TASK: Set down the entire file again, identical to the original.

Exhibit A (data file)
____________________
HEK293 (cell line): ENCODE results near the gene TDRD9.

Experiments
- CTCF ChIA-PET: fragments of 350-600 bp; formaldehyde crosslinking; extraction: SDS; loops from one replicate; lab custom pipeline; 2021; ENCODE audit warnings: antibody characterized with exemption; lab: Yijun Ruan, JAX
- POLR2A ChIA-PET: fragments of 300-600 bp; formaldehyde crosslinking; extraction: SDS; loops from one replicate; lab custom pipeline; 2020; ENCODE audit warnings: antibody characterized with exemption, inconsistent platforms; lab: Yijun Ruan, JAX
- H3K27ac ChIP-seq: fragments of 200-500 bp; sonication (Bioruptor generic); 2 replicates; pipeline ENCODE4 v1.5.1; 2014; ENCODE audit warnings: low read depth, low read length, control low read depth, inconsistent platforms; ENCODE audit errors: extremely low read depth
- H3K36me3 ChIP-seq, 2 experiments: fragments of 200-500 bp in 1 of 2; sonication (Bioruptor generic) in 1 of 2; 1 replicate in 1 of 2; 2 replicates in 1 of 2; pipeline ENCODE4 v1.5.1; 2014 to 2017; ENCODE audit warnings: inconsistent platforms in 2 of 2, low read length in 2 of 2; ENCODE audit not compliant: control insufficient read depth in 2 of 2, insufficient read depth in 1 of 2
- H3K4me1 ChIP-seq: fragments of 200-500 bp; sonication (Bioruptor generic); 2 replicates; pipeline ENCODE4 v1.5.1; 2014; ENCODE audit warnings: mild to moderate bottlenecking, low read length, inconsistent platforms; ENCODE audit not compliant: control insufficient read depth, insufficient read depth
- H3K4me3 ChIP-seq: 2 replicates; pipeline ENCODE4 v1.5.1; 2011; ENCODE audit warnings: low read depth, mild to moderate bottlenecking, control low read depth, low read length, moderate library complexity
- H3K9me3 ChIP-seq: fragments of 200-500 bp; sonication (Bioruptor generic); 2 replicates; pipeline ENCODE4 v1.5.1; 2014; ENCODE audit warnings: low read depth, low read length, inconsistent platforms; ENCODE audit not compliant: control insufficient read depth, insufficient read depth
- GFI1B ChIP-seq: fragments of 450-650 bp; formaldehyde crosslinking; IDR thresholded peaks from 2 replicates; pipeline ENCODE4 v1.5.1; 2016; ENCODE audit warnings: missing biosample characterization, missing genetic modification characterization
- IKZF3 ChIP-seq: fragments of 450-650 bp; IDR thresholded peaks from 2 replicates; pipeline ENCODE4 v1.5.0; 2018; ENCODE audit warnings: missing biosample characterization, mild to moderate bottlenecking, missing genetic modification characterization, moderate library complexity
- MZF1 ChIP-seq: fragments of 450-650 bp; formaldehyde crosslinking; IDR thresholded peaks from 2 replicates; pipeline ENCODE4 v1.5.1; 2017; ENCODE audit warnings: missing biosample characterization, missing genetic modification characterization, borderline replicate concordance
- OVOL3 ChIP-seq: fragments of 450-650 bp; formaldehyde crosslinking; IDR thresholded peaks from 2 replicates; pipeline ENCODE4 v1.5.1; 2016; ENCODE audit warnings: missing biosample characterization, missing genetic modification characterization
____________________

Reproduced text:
HEK293 (cell line): ENCODE results near the gene TDRD9.

Experiments
- CTCF ChIA-PET: fragments of 350-600 bp; formaldehyde crosslinking; extraction: SDS; loops from one replicate; lab custom pipeline; 2021; ENCODE audit warnings: antibody characterized with exemption; lab: Yijun Ruan, JAX
- POLR2A ChIA-PET: fragments of 300-600 bp; formaldehyde crosslinking; extraction: SDS; loops from one replicate; lab custom pipeline; 2020; ENCODE audit warnings: antibody characterized with exemption, inconsistent platforms; lab: Yijun Ruan, JAX
- H3K27ac ChIP-seq: fragments of 200-500 bp; sonication (Bioruptor generic); 2 replicates; pipeline ENCODE4 v1.5.1; 2014; ENCODE audit warnings: low read depth, low read length, control low read depth, inconsistent platforms; ENCODE audit errors: extremely low read depth
- H3K36me3 ChIP-seq, 2 experiments: fragments of 200-500 bp in 1 of 2; sonication (Bioruptor generic) in 1 of 2; 1 replicate in 1 of 2; 2 replicates in 1 of 2; pipeline ENCODE4 v1.5.1; 2014 to 2017; ENCODE audit warnings: inconsistent platforms in 2 of 2, low read length in 2 of 2; ENCODE audit not compliant: control insufficient read depth in 2 of 2, insufficient read depth in 1 of 2
- H3K4me1 ChIP-seq: fragments of 200-500 bp; sonication (Bioruptor generic); 2 replicates; pipeline ENCODE4 v1.5.1; 2014; ENCODE audit warnings: mild to moderate bottlenecking, low read length, inconsistent platforms; ENCODE audit not compliant: control insufficient read depth, insufficient read depth
- H3K4me3 ChIP-seq: 2 replicates; pipeline ENCODE4 v1.5.1; 2011; ENCODE audit warnings: low read depth, mild to moderate bottlenecking, control low read depth, low read length, moderate library complexity
- H3K9me3 ChIP-seq: fragments of 200-500 bp; sonication (Bioruptor generic); 2 replicates; pipeline ENCODE4 v1.5.1; 2014; ENCODE audit warnings: low read depth, low read length, inconsistent platforms; ENCODE audit not compliant: control insufficient read depth, insufficient read depth
- GFI1B ChIP-seq: fragments of 450-650 bp; formaldehyde crosslinking; IDR thresholded peaks from 2 replicates; pipeline ENCODE4 v1.5.1; 2016; ENCODE audit warnings: missing biosample characterization, missing genetic modification characterization
- IKZF3 ChIP-seq: fragments of 450-650 bp; IDR thresholded peaks from 2 replicates; pipeline ENCODE4 v1.5.0; 2018; ENCODE audit warnings: missing biosample characterization, mild to moderate bottlenecking, missing genetic modification characterization, moderate library complexity
- MZF1 ChIP-seq: fragments of 450-650 bp; formaldehyde crosslinking; IDR thresholded peaks from 2 replicates; pipeline ENCODE4 v1.5.1; 2017; ENCODE audit warnings: missing biosample characterization, missing genetic modification characterization, borderline replicate concordance
- OVOL3 ChIP-seq: fragments of 450-650 bp; formaldehyde crosslinking; IDR thresholded peaks from 2 replicates; pipeline ENCODE4 v1.5.1; 2016; ENCODE audit warnings: missing biosample characterization, missing genetic modification characterization